The Changing Landscape of Concomitant Procedures with Surgical Aortic Valve Replacements
Aakash M. Shah, BS1, Emaad Siddiqui, MD2, Nehal Dhaduk, BS1, Alexis Okoh, MD3, Justin Sambol, MD4
1Rutgers New Jersey Medical School, Newark, NJ, USA, 2Department of Medicine, New York University Langone Health, New York City, NY, USA, 3Heart and Lung Research Center, RWJ Barnabas Health; NBIMC, Newark, NJ, USA, 4Department of Surgery, Rutgers New Jersey Medical School, Newark, NJ, USA
OBJECTIVE: Our study aims to assess the demographics, procedural outcomes and costs, and types of concomitant procedures associated with SAVR patients.
METHODS: The National Inpatient Sample was queried for all SAVR procedures from 2008 to 2017 using International Classification of Diseases-Ninth and Tenth Revision codes. Statistical analysis was performed on concomitant procedures after classification under six general categories: CABGs and mitral valve, tricuspid valve, atrial septal defect, aortic, and atrial appendage procedures.
RESULTS: From 2008-2017, the SAVR patient population became younger (65.48 ± 0.115 vs 68.02 ± 0.119; b= -0.305, r2=0.004, p<0.001) and consisted of a greater percentage of males (67.4% vs 63.3%; b=0.57%, r2=0.833, p<0.001), Hispanics (7.1% vs 5.6%), and Black people (5.9% vs 5.1%). On average, these patients had shorter hospital stays (10.1 ± 0.8 vs 11.41 ± 0.093; b=-0.125, r2=0.001, p<0.001) while their inflation-adjusted admission costs increased (,283 vs ,098; b=,344, r2=0.976, p<0.001). They also had increases in tricuspid valve (3.16% vs 1.22%), aortic (15.58% vs 11.18%), and atrial appendage (13.03% vs 9.57%) procedures, decreases in CABGs (49.0% vs 61.28%), and no change in mitral valve (12.29% vs 12.54%) and atrial septal defect (2.04% vs 1.98%) procedures.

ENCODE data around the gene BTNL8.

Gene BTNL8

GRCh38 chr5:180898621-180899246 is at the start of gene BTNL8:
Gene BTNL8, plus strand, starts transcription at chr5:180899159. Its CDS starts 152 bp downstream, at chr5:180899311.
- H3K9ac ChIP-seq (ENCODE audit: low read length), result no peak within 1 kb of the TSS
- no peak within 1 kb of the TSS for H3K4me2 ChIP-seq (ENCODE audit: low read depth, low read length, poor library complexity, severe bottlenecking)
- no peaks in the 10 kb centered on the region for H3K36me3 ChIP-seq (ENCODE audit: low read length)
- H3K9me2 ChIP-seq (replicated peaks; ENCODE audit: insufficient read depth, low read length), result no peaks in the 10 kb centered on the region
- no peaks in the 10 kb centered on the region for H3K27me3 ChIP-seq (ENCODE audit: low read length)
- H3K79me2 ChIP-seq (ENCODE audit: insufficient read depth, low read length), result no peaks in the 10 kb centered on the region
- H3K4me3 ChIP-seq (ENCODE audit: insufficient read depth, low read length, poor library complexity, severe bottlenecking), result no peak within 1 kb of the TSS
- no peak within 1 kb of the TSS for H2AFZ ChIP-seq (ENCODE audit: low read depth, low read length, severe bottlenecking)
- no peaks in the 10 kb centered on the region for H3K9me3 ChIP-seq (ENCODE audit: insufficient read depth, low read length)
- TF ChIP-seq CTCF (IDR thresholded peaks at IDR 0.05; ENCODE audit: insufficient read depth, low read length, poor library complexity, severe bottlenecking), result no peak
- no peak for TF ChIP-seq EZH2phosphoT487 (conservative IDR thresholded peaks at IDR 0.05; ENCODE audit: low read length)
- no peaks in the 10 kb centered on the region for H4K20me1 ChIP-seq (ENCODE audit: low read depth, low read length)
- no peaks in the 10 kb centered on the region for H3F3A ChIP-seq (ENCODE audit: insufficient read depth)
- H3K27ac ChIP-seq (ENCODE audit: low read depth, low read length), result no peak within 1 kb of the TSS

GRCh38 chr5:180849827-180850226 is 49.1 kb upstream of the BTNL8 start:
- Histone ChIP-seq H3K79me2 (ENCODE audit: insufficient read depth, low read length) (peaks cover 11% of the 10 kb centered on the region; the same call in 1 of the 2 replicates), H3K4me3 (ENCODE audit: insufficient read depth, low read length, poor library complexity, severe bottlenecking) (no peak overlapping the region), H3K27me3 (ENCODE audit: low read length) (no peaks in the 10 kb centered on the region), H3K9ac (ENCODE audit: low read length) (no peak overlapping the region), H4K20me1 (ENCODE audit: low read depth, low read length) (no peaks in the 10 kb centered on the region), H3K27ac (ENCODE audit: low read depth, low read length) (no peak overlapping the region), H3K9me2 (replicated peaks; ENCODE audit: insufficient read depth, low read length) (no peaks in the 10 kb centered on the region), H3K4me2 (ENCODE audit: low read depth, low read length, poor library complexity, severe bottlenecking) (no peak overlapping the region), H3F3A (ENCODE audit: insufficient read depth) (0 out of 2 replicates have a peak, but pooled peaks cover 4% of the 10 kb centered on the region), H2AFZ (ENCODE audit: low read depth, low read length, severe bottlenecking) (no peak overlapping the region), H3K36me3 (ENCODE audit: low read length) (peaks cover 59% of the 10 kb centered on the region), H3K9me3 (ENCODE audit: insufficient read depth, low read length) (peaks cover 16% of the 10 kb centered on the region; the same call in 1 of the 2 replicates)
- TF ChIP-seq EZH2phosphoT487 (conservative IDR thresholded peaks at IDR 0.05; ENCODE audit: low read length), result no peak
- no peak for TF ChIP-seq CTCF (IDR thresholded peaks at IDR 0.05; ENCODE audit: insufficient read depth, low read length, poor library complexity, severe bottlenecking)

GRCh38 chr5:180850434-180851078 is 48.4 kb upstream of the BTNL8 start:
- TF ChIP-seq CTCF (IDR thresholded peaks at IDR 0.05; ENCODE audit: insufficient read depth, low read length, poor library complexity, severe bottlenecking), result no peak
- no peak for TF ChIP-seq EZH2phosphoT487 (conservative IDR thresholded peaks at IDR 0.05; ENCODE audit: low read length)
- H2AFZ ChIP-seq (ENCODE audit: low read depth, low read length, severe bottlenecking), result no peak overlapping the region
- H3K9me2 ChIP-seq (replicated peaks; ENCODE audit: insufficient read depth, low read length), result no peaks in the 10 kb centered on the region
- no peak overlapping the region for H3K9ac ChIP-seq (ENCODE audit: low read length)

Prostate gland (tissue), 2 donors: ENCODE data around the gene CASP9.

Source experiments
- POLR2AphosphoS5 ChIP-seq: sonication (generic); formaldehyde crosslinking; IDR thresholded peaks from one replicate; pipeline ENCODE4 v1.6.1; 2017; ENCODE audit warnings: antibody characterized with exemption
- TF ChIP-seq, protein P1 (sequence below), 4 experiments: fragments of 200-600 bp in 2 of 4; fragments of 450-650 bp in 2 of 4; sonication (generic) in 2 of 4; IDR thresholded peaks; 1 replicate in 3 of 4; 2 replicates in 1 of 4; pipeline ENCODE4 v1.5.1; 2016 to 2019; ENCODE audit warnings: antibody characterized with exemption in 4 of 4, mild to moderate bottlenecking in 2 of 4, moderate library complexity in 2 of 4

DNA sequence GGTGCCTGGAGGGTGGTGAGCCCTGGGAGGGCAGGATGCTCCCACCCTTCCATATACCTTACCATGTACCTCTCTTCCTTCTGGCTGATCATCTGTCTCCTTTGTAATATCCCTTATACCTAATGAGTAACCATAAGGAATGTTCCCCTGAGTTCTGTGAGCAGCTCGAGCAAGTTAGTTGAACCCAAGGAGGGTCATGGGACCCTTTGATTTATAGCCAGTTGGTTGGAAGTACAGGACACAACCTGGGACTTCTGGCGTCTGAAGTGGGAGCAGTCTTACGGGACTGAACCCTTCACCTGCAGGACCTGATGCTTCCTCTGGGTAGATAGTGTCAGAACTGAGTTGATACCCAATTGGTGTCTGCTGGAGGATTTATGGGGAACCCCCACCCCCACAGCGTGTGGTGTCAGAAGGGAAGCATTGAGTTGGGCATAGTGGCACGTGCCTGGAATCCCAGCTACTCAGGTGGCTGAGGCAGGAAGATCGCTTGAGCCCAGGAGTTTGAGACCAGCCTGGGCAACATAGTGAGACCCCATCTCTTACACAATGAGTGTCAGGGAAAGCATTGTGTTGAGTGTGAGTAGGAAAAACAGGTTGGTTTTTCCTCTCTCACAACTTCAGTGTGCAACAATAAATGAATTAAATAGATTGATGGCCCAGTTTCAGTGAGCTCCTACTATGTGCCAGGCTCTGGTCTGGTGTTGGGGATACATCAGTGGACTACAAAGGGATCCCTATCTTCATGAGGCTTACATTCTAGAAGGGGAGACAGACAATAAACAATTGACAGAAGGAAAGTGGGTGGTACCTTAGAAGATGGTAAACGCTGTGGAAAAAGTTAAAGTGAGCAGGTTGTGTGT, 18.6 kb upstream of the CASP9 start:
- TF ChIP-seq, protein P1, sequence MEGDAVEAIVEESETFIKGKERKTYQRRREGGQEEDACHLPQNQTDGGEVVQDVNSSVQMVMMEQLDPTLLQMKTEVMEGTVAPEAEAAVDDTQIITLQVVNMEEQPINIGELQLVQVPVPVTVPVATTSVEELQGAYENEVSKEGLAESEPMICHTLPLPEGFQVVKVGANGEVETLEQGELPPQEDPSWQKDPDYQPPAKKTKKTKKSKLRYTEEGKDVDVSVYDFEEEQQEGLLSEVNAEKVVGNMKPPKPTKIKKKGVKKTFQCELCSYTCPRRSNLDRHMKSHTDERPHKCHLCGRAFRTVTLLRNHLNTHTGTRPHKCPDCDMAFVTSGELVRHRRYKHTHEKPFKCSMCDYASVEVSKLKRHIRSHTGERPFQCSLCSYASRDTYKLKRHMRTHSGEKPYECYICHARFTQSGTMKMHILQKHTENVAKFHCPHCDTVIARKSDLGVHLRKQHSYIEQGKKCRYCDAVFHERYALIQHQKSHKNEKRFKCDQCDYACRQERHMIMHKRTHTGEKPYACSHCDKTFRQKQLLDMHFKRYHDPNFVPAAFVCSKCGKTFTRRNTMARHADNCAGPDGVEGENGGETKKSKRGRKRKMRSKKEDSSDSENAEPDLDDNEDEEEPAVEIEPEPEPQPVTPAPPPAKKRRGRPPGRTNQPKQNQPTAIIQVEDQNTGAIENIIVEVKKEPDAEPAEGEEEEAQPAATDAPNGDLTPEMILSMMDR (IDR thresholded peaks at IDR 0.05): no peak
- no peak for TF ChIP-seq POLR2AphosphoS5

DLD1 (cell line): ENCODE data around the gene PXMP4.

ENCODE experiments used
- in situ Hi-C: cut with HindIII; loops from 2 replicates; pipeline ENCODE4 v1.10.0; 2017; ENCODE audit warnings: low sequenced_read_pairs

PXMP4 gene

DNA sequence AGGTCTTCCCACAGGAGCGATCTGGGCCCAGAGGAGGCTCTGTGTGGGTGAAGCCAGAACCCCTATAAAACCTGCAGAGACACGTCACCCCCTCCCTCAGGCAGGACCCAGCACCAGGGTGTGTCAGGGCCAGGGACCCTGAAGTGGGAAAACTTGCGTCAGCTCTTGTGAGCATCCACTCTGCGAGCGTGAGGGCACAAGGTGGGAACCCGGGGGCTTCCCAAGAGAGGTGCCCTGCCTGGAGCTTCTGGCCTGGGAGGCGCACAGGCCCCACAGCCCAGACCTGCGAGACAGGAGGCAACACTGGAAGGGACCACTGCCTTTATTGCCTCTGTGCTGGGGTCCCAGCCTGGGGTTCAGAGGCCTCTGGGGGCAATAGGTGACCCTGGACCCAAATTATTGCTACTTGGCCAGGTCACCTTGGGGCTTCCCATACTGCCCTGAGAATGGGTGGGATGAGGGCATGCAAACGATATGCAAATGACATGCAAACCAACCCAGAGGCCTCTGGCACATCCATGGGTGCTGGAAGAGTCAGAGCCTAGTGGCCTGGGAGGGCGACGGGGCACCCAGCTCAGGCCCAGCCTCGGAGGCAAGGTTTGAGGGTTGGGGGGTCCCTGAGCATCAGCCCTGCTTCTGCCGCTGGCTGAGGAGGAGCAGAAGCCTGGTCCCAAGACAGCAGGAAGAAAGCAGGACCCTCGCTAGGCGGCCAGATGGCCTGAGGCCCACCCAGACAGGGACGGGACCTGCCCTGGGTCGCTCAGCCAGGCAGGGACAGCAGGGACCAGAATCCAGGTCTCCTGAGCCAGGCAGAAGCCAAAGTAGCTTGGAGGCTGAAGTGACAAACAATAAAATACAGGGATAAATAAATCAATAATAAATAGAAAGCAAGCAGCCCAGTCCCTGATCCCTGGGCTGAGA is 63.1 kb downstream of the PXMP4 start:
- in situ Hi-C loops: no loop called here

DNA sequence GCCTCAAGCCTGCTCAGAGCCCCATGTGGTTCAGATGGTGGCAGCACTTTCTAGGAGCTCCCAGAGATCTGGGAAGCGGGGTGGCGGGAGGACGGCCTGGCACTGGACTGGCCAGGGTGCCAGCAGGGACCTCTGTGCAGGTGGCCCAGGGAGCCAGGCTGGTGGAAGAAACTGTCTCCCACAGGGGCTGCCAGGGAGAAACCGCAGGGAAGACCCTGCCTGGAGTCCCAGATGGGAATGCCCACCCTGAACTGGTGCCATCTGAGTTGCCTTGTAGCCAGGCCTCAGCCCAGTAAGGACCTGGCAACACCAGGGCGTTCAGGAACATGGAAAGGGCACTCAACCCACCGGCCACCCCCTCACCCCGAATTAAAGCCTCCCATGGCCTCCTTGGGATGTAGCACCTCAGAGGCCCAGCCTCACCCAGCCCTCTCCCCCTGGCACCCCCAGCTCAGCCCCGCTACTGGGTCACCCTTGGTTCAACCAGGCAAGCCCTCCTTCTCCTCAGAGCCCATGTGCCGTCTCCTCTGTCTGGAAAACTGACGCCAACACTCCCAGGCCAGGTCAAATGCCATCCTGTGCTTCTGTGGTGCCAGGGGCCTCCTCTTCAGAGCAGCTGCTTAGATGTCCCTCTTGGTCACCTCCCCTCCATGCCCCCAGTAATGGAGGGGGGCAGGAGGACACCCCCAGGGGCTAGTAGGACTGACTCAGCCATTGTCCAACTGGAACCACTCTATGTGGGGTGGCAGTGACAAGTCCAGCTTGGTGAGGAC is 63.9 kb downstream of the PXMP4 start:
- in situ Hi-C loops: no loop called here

CONCLUSIONS: As the number of TAVRs expands, particularly for high risk patients with aortic stenosis , a greater percentage of SAVRs are being performed in lower risk aortic stenosis patients and are including concomitant procedures. The main exception is in concomitant CABGs, which we suspected is due to the decrease in CABGs over the last decade.
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